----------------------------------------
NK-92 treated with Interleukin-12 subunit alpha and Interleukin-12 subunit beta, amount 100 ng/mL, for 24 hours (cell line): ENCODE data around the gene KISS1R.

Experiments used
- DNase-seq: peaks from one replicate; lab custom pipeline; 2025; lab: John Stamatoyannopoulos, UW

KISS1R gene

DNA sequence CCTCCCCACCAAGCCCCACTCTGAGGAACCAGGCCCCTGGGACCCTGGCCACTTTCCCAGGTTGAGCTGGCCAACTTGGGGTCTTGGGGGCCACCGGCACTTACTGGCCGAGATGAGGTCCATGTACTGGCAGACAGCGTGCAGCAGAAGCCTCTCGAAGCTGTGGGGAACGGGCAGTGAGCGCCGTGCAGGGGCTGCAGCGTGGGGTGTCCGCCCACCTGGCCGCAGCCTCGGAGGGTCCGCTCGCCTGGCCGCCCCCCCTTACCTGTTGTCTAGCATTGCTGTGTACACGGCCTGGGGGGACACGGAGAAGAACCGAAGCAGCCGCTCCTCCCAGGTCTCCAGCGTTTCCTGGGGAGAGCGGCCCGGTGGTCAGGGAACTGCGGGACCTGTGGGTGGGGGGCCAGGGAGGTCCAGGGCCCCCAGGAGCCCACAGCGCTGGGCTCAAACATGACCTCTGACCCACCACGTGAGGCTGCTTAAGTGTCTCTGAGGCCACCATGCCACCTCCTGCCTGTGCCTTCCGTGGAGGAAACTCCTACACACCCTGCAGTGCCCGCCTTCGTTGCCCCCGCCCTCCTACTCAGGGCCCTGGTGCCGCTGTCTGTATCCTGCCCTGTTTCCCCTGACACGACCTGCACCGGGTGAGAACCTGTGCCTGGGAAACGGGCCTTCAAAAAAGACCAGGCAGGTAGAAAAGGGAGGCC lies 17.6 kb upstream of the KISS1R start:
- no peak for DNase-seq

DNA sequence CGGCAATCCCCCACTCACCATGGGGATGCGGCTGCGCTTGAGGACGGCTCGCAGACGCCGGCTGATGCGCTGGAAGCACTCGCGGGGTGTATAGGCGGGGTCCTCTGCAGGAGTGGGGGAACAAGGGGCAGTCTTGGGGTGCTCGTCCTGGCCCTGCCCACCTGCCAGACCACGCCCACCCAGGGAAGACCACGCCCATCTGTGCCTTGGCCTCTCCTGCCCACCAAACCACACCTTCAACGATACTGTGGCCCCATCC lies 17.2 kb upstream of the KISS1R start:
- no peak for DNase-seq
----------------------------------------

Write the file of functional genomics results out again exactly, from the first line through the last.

NK-92 treated with Interleukin-12 subunit alpha and Interleukin-12 subunit beta, amount 100 ng/mL, for 24 hours (cell line): ENCODE data around the gene KISS1R.

Experiments used
- DNase-seq: peaks from one replicate; lab custom pipeline; 2025; lab: John Stamatoyannopoulos, UW

KISS1R gene

DNA sequence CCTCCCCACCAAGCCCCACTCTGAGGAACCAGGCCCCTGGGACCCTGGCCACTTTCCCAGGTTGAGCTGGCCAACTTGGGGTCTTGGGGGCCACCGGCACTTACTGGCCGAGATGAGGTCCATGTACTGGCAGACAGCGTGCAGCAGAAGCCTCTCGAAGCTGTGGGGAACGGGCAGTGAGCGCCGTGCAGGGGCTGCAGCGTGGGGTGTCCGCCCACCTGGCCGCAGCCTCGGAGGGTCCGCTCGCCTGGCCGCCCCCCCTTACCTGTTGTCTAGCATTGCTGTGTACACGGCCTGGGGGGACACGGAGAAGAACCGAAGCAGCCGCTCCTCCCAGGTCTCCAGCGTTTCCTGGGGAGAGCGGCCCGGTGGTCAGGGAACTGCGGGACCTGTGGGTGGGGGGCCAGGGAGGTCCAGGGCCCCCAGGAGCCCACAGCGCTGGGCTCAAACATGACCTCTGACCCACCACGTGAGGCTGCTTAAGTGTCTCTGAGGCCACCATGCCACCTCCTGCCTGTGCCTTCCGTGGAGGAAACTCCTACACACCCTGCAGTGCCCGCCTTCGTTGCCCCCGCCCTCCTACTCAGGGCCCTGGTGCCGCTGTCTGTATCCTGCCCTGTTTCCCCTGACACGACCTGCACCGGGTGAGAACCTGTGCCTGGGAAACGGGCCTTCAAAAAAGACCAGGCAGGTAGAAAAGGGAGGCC lies 17.6 kb upstream of the KISS1R start:
- no peak for DNase-seq

DNA sequence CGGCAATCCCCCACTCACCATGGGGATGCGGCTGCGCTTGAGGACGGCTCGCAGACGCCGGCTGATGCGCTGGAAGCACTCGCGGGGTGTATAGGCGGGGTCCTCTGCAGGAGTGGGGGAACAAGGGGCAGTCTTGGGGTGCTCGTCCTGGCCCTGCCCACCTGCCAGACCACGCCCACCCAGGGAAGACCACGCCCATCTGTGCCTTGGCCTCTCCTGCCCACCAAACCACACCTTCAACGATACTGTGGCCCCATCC lies 17.2 kb upstream of the KISS1R start:
- no peak for DNase-seq